The deal would involve $5.27 billion in cash and 144.3 million shares of Walgreens to acquire the 55 percent of the British company it did not already own. The company also said it would keep its headquarters in Deerfield, Ill., and not relocate overseas for tax reasons.
Many U.S. companies have acquired smaller competitors and shifted their headquarters overseas for lower tax rates in a process called inversion. The practice has been the subject of much scrutiny by regulators and even President Barack Obama, who said companies are "gaming the system."
According to a person close to the matter, for Walgreens to have engaged in an inversion deal it would have had to renegotiate its existing agreement with Alliance Boots, which was not acceptable to the latter. Walgreens said it weighed the financial benefits against the public reaction, given the company's image as an iconic retail company, and decided against an inversion deal.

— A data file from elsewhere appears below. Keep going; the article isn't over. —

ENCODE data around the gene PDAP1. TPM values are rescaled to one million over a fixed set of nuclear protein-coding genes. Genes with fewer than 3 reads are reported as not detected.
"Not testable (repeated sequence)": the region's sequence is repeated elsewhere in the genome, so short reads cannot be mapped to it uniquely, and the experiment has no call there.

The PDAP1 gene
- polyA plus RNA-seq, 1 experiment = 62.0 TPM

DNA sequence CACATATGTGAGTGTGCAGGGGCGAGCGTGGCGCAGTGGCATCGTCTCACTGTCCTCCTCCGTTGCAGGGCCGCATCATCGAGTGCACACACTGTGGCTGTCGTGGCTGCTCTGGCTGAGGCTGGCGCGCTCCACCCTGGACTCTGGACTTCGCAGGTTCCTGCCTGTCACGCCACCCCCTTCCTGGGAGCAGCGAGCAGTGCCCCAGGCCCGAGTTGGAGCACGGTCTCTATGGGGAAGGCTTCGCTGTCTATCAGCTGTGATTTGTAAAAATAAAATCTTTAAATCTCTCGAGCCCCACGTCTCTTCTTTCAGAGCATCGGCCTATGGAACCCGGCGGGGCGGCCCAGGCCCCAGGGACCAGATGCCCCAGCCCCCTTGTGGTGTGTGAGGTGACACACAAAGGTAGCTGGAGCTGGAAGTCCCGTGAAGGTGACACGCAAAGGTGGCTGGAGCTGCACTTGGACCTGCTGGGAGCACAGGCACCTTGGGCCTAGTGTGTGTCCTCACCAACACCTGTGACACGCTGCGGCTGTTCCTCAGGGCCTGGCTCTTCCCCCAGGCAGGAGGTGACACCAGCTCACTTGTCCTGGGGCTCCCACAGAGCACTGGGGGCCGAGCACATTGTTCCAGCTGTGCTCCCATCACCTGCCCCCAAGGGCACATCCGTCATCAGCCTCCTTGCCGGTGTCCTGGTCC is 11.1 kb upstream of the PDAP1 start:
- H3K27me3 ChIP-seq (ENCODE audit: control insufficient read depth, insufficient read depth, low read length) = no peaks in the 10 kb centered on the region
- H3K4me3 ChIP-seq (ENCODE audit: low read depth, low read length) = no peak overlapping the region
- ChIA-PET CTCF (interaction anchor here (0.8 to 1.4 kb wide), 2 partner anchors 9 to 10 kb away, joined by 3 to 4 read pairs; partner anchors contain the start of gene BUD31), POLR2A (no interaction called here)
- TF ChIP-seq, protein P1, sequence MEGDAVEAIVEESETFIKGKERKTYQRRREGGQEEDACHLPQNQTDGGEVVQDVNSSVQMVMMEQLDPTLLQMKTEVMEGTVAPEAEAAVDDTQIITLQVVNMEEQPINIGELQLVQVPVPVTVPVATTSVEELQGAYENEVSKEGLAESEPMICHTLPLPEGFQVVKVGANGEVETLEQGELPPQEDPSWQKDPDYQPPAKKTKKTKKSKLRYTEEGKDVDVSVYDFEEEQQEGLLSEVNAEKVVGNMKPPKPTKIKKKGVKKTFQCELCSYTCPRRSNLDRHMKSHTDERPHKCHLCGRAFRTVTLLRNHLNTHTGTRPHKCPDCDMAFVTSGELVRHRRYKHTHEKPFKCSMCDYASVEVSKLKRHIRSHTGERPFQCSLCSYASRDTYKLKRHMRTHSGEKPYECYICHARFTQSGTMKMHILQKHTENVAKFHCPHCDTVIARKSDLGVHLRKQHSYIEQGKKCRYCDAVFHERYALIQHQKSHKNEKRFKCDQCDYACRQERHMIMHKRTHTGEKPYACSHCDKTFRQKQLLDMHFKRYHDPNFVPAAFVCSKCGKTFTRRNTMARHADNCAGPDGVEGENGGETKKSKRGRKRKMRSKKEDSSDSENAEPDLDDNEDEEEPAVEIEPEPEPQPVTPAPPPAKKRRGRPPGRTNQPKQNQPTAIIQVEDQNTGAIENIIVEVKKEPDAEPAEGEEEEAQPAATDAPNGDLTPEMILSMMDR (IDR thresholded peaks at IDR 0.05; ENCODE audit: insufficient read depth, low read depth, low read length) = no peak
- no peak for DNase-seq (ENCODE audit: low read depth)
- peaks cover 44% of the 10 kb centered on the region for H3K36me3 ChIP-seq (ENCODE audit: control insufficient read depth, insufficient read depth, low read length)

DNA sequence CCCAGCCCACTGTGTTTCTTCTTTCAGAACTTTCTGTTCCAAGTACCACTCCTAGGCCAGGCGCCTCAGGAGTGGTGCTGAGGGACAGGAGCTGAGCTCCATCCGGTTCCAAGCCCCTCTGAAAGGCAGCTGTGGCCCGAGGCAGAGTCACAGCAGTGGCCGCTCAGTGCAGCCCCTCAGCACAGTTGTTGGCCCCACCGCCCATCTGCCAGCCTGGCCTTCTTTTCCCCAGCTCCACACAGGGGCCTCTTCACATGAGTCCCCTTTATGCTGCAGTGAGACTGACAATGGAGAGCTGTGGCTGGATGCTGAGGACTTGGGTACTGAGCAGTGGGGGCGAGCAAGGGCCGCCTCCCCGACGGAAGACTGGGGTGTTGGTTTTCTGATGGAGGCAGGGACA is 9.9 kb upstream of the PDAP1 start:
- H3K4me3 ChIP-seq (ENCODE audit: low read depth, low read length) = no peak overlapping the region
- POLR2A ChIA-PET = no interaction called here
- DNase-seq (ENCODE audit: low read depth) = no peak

"The company concluded it was not in the best long-term interest of our shareholders to attempt to re-domicile outside the U.S.," said Gregory Wasson, Walgreen's president and chief executive.
Walgreens acquired 45 percent of Alliance Boots in 2012 for $6.7 billion, with the option of buying the rest of the company within three years. Wednesday's deal is expected to require regulatory and shareholder approval and will be completed in the first quarter of 2015.
Walgreens has faced pressure from investors to improve margins, and instead of saving on taxes by relocating the company said it would focus on cost control and hoped to achieve $1 billion in cost savings by fiscal 2017.
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